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Turkey Fears Widening Kurd Offensive from Syrian Towns

Turks hold national flags as they march in Ankara, Turkey to protest the killings of soldiers , Wednesday, June 20, 2012, a day after Kurdish rebels attacked Turkish military units with mortars and rocket-propelled grenades in the Daglica area of Hakkari
As the Syrian government continues to lose control of its northern territory, Turkish officials are increasingly worried the area could become a staging ground for Kurdish rebel attacks in Turkey.

The Kurdistan Workers Party, or PKK, has fought a separatist insurgency in Turkey's mainly Kurdish southeast for nearly three decades. Over the last three days, 22 PKK militants have been killed in clashes in eastern Turkey, adding to Ankara's concerns about gains by Kurdish groups in Syria.

Syria's Democratic Unionist Party, or PYD, which has links to the PKK, reportedly has taken control in areas close to the 900-kilometer-long Syrian-Turkish border, where ethnic Kurds living on both sides are linked by strong political and economic - but also criminal - ties.

Turkish analysts say Syrian President Bashar al-Assad's government has violated the rights of Syrian Kurds, along with other minorities, and that Turkey has no objection to their struggle for citizenship rights.

"Under the Assad regime, Syrian Kurds couldn't exercise their rights," said Ercan Citlioglu of Bahçesehir University in Istanbul. "They were not able to vote or be elected [to political office]. They were not allowed to travel [or] own property."

"I see this as a human rights issue," he said. "Turkey is not against this."

Insurgents forming

Citlioglu said the formation of insurgent groups in northern Syria, however, would be a major concern for Turkey. He said Ankara "will react to any kind of terrorist activity, any possibility of PKK cooperation with the Syrian Kurds [and] the creation of a safe haven in northern Syria for staging attacks in Turkey."

PYD leader Saleh Muhammad Muslim told VOA's Kurdish Service that Turkey’s concerns are unnecessary.

"Our goal is simply to protect our people in this ongoing bloody period," he said. "We are not Turkey’s enemies and we don’t want to become their enemies."

"We have longstanding relations and family ties with the Turkish people, and we are appealing to them to not believe [rumors]," Muslim said.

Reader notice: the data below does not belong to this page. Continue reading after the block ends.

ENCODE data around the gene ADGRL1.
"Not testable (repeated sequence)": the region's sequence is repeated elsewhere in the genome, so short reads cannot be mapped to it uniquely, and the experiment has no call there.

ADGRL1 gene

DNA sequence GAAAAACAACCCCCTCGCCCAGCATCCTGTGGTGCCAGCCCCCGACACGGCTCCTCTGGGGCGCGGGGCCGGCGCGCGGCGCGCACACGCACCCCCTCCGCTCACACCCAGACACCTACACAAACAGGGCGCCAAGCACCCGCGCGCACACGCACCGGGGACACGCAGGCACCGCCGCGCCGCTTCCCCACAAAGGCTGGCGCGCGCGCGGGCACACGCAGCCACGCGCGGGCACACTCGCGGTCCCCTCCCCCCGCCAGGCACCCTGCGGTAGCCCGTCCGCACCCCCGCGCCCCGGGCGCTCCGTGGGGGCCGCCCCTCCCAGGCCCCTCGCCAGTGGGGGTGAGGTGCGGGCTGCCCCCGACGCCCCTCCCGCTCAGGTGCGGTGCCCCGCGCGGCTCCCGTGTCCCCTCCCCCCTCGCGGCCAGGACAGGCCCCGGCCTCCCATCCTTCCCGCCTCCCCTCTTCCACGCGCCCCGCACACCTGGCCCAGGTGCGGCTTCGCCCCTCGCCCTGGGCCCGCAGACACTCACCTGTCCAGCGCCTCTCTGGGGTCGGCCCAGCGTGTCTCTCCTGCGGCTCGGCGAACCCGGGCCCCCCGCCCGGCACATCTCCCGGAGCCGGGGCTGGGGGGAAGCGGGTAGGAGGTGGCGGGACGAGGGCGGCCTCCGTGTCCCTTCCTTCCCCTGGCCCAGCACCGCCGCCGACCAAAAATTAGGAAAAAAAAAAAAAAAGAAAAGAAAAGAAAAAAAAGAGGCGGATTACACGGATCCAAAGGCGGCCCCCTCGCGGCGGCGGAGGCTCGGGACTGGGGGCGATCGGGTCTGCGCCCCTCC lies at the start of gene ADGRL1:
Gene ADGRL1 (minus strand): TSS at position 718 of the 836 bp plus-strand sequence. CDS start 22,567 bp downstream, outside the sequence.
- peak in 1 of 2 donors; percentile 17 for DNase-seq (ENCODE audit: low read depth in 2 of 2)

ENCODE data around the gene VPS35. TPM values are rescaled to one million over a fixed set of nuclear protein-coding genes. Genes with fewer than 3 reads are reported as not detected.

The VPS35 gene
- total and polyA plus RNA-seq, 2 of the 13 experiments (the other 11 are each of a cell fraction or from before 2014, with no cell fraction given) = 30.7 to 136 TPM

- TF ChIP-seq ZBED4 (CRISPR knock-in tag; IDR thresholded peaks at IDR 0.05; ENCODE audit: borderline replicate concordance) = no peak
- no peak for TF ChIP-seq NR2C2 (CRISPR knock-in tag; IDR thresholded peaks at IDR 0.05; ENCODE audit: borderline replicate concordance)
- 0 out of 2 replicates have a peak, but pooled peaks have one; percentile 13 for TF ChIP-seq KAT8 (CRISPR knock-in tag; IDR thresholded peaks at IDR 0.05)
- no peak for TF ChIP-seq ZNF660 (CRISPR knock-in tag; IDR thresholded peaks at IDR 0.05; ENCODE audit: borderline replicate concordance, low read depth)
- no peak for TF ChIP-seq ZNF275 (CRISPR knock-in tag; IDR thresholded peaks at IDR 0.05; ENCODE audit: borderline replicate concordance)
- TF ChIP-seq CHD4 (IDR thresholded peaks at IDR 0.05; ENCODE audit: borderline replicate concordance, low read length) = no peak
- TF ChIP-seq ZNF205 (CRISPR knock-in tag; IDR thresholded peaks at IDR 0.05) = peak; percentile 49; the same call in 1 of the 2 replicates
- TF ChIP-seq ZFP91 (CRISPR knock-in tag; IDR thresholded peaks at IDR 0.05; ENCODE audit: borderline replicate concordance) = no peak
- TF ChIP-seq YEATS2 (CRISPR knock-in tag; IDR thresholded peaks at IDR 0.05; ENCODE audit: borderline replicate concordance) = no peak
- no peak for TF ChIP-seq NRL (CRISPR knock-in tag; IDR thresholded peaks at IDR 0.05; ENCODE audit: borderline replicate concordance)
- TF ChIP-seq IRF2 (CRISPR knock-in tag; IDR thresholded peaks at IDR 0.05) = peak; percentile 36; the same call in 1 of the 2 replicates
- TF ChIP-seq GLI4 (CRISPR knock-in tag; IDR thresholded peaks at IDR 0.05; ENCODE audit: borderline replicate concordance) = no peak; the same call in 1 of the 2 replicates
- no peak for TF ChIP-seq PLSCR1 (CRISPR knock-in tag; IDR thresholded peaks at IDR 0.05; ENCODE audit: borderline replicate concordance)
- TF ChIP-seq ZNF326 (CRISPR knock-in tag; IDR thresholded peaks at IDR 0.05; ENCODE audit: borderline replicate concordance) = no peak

Nihat Ali Ozcan of the Turkish Economic Policy Research Foundation said 20 percent of the PKK's recruits join the organization from Syria and that the group's control over Syrian Kurds is increasing as central authority from Damascus wanes.

"This creates a very volatile and dangerous situation in northern Syria," he said. "The area is now controlled by groups that sympathize with the PKK, [enabling it] to move more freely and become even more active. There is a new window of opportunity for the PKK."

Iraq comparisons

A similar situation has reigned in Iraq's semi-autonomous Kurdish region.

Turkish Foreign Minister Ahmet Davutoglu visited northern Iraq this week, meeting with Iraqi Kurdish regional leader Masoud Barzani. News reports that Iraq's Kurdistan Regional Government recently signed a secret agreement with the PKK and PYD have increased tensions.

Citlioglu said Barzani is experienced enough not to turn his back on Turkey.

"There is a need to get to the bottom of this," said Citlioglu. "Turkey should know if there is an agreement or not. Davutoglu’s talks with Barzani hopefully will clear any doubts. Turkey is important for Iraqi Kurds and [hopefully] Barzani will be careful not to irritate Turkey."

Ozcan said Turkey and Iraq's Kurds have a supportive but contradictory relationship that makes them mutually indispensable.

"Turkey has many investments in northern Iraq, [and] the region needs [Turkish pipelines] to export oil and natural gas to international markets," he said. "The Turkish government also seems to have found a partner in Barzani.

"But recent developments in Syria [fostered] allegations that he is now supporting the PKK," he said. "I believe Barzani will try to calm things down."

VOA's Mark Snowiss in Washington contributed to this report.